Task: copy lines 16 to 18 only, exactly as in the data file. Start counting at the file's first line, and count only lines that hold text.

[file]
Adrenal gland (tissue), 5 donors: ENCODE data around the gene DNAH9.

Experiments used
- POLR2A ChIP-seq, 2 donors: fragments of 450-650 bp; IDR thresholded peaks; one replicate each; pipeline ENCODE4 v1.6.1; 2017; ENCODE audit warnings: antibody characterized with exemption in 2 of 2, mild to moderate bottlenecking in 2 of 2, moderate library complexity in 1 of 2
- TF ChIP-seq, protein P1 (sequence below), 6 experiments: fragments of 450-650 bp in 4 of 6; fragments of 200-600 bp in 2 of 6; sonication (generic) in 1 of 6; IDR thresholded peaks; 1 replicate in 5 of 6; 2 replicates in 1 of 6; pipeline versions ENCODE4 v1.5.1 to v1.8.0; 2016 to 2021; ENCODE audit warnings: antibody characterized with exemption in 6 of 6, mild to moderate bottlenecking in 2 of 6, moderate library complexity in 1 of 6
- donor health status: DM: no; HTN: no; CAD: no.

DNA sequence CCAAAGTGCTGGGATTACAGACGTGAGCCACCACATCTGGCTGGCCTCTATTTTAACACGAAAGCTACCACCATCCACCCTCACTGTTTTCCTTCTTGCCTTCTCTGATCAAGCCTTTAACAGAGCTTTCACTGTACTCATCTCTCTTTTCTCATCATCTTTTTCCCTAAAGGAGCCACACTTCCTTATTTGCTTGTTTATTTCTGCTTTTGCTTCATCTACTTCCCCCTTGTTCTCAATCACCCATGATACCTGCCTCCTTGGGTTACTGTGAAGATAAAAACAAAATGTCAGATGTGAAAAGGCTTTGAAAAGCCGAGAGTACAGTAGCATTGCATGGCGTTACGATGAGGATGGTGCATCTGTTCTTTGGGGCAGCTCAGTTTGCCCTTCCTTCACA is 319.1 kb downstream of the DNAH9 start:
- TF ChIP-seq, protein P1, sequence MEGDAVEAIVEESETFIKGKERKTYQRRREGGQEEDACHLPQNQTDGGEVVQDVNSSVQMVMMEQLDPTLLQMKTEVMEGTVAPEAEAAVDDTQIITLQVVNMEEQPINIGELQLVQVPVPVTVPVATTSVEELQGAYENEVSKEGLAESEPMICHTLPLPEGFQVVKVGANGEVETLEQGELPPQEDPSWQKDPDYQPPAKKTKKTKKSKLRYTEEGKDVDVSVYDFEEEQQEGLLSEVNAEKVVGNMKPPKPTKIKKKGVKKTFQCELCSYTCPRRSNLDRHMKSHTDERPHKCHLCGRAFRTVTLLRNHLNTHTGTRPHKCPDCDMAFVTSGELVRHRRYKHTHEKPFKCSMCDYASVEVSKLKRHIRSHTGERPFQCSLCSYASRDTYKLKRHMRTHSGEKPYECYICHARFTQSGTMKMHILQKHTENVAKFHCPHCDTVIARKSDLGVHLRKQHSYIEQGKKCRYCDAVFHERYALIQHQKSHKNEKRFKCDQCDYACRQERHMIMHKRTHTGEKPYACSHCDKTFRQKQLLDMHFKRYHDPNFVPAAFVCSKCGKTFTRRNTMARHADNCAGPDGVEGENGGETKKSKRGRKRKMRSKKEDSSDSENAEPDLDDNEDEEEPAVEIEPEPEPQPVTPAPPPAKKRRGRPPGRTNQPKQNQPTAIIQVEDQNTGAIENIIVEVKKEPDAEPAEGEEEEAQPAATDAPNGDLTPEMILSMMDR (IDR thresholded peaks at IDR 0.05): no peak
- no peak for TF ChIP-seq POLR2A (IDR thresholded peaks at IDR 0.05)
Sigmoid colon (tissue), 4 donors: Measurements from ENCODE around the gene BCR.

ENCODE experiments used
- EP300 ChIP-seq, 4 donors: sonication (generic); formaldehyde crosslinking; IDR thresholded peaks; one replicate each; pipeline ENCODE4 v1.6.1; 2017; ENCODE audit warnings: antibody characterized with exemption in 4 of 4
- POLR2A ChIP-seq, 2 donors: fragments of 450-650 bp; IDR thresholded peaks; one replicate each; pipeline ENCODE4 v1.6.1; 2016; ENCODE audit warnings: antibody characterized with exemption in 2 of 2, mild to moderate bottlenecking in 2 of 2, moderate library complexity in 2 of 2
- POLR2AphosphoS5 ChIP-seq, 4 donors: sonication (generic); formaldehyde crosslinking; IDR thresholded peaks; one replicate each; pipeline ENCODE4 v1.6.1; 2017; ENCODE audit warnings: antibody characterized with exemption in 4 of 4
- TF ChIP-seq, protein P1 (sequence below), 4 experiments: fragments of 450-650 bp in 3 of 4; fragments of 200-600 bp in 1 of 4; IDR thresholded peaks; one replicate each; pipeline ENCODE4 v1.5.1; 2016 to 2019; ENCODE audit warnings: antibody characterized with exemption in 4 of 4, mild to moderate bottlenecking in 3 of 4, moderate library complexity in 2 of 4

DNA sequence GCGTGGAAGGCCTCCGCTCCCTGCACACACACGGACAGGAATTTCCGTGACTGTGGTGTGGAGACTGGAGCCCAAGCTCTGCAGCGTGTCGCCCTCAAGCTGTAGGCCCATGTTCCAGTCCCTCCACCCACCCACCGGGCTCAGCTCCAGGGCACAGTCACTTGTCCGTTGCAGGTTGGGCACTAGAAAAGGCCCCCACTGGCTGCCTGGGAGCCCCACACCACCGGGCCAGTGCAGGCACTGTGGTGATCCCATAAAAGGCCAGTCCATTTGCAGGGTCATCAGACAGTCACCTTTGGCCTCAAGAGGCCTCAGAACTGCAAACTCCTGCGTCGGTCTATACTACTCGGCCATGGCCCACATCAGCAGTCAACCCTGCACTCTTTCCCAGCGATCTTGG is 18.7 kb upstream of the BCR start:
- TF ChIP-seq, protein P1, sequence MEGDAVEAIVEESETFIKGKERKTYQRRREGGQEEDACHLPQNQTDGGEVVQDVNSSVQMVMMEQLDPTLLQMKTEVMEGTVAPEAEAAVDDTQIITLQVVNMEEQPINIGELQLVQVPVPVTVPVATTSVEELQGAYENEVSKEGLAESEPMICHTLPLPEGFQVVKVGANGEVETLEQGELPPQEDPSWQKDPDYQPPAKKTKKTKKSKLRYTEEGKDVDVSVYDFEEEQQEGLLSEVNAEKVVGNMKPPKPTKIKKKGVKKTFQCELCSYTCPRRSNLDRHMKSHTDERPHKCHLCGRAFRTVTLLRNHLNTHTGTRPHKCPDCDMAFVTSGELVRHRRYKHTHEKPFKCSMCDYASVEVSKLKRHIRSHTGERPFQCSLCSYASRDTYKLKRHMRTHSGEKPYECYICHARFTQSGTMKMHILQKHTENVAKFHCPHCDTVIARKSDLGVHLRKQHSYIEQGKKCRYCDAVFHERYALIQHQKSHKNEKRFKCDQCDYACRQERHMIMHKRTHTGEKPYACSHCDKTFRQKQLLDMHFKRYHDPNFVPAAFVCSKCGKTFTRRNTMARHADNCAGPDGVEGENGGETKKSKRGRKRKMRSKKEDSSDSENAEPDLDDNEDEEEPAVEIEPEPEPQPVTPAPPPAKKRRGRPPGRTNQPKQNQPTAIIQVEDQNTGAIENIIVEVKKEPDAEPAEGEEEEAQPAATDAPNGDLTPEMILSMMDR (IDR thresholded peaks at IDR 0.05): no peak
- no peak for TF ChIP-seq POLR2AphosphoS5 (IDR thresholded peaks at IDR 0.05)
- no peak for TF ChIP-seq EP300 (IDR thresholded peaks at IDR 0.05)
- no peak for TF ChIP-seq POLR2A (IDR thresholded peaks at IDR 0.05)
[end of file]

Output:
- TF ChIP-seq, protein P1, sequence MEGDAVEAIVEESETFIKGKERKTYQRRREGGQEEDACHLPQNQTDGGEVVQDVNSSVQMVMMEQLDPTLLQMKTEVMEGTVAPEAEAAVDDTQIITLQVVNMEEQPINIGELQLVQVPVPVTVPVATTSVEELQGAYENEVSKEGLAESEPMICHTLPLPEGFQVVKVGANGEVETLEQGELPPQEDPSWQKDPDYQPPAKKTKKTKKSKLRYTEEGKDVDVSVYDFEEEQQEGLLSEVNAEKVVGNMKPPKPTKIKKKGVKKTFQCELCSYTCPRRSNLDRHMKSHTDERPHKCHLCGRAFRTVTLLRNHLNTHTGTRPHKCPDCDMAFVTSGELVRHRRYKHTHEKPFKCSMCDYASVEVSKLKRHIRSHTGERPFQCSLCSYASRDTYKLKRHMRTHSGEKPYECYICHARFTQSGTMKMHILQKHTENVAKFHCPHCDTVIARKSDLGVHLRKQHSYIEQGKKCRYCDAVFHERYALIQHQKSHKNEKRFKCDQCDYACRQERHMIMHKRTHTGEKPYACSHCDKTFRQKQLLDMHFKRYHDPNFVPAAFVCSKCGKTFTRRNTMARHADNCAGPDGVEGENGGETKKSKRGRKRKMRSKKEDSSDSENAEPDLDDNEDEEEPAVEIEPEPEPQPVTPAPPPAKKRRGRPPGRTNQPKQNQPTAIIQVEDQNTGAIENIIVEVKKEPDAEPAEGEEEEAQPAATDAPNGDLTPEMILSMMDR (IDR thresholded peaks at IDR 0.05): no peak
- no peak for TF ChIP-seq POLR2AphosphoS5 (IDR thresholded peaks at IDR 0.05)
- no peak for TF ChIP-seq EP300 (IDR thresholded peaks at IDR 0.05)